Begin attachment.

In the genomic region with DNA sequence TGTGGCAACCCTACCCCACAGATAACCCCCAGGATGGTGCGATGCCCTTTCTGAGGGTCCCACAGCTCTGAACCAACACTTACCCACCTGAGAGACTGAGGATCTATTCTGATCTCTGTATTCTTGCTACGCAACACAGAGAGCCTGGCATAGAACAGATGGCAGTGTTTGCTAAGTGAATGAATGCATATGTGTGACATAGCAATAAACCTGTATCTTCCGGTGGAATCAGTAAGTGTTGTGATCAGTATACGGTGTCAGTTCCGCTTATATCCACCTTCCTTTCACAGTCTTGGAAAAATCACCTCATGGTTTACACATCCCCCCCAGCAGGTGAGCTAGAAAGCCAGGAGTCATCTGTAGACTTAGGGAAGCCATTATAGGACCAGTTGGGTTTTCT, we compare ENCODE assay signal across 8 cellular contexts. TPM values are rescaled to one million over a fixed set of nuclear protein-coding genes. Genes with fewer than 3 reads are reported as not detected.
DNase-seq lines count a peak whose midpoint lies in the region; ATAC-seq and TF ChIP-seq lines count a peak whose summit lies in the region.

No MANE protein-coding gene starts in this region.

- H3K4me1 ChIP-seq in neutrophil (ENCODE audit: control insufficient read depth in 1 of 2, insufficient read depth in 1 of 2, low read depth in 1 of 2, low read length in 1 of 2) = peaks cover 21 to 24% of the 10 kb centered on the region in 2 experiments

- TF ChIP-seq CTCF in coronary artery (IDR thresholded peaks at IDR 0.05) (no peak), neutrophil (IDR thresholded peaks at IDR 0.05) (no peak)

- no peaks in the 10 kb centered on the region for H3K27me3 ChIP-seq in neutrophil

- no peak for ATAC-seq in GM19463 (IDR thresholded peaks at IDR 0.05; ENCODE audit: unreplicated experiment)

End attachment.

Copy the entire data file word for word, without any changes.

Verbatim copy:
In the genomic region with DNA sequence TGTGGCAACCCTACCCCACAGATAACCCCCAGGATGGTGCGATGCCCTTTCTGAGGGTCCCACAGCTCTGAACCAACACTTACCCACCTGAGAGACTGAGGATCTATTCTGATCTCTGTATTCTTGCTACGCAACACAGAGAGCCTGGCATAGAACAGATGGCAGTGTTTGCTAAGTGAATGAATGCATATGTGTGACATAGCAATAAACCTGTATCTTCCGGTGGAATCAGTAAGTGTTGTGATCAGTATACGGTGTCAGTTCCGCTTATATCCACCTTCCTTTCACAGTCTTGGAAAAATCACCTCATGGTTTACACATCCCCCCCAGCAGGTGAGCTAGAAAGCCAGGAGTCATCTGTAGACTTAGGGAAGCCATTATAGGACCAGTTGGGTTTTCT, we compare ENCODE assay signal across 8 cellular contexts. TPM values are rescaled to one million over a fixed set of nuclear protein-coding genes. Genes with fewer than 3 reads are reported as not detected.
DNase-seq lines count a peak whose midpoint lies in the region; ATAC-seq and TF ChIP-seq lines count a peak whose summit lies in the region.

No MANE protein-coding gene starts in this region.

- H3K4me1 ChIP-seq in neutrophil (ENCODE audit: control insufficient read depth in 1 of 2, insufficient read depth in 1 of 2, low read depth in 1 of 2, low read length in 1 of 2) = peaks cover 21 to 24% of the 10 kb centered on the region in 2 experiments

- TF ChIP-seq CTCF in coronary artery (IDR thresholded peaks at IDR 0.05) (no peak), neutrophil (IDR thresholded peaks at IDR 0.05) (no peak)

- no peaks in the 10 kb centered on the region for H3K27me3 ChIP-seq in neutrophil

- no peak for ATAC-seq in GM19463 (IDR thresholded peaks at IDR 0.05; ENCODE audit: unreplicated experiment)